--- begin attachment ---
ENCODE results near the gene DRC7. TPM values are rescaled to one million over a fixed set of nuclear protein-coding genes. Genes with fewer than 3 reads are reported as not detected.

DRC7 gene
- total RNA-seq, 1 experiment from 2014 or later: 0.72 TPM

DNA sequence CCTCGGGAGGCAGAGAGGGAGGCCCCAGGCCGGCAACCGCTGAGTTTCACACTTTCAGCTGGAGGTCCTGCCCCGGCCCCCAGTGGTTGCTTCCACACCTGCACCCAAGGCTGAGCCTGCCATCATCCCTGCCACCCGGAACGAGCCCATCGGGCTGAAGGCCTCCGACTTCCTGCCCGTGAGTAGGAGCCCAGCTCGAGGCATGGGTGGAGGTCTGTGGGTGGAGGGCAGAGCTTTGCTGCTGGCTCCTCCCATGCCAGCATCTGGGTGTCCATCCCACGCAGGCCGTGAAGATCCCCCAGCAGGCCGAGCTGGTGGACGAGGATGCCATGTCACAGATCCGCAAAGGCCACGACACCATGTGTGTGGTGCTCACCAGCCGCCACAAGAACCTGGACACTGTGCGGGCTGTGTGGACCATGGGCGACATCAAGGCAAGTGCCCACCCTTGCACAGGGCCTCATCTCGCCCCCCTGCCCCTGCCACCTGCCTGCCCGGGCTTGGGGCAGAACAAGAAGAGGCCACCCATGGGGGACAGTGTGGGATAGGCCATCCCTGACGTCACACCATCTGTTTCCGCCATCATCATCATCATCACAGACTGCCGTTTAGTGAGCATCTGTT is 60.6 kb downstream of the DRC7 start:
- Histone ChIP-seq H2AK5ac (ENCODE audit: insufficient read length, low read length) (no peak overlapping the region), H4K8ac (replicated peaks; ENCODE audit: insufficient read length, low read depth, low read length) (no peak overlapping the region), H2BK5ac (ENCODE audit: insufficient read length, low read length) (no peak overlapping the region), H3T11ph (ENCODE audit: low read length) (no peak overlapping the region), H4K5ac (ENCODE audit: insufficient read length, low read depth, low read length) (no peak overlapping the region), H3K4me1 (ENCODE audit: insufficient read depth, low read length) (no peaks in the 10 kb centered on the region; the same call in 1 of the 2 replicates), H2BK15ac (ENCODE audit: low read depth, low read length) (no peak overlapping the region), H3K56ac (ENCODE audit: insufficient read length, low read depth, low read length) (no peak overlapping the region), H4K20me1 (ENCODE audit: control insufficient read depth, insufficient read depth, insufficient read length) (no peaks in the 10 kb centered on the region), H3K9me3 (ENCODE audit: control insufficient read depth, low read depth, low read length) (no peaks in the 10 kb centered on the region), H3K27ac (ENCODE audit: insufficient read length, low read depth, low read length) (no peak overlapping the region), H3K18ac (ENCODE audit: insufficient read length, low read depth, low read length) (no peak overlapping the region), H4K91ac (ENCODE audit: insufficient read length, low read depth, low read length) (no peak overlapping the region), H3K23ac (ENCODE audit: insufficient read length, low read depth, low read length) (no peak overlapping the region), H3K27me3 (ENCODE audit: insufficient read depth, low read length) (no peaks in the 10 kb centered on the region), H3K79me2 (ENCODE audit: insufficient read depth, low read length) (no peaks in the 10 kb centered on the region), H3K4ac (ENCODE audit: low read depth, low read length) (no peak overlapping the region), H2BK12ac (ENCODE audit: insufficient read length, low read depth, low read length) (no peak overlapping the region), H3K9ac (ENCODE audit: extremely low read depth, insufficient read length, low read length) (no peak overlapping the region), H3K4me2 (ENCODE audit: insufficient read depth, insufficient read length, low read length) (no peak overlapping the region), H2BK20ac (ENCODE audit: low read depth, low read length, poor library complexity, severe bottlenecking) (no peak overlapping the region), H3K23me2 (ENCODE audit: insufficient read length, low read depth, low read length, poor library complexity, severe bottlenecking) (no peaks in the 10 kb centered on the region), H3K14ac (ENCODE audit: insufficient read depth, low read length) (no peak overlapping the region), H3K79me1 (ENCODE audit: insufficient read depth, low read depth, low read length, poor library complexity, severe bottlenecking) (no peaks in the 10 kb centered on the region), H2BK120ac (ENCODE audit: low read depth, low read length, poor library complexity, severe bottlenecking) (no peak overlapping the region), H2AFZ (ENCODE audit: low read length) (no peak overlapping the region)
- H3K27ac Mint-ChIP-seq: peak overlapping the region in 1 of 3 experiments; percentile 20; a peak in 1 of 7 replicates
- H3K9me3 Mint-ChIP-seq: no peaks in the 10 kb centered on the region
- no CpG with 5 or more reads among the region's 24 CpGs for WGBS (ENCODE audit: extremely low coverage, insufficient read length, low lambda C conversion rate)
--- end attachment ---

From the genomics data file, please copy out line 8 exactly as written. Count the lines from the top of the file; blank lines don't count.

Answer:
- no CpG with 5 or more reads among the region's 24 CpGs for WGBS (ENCODE audit: extremely low coverage, insufficient read length, low lambda C conversion rate)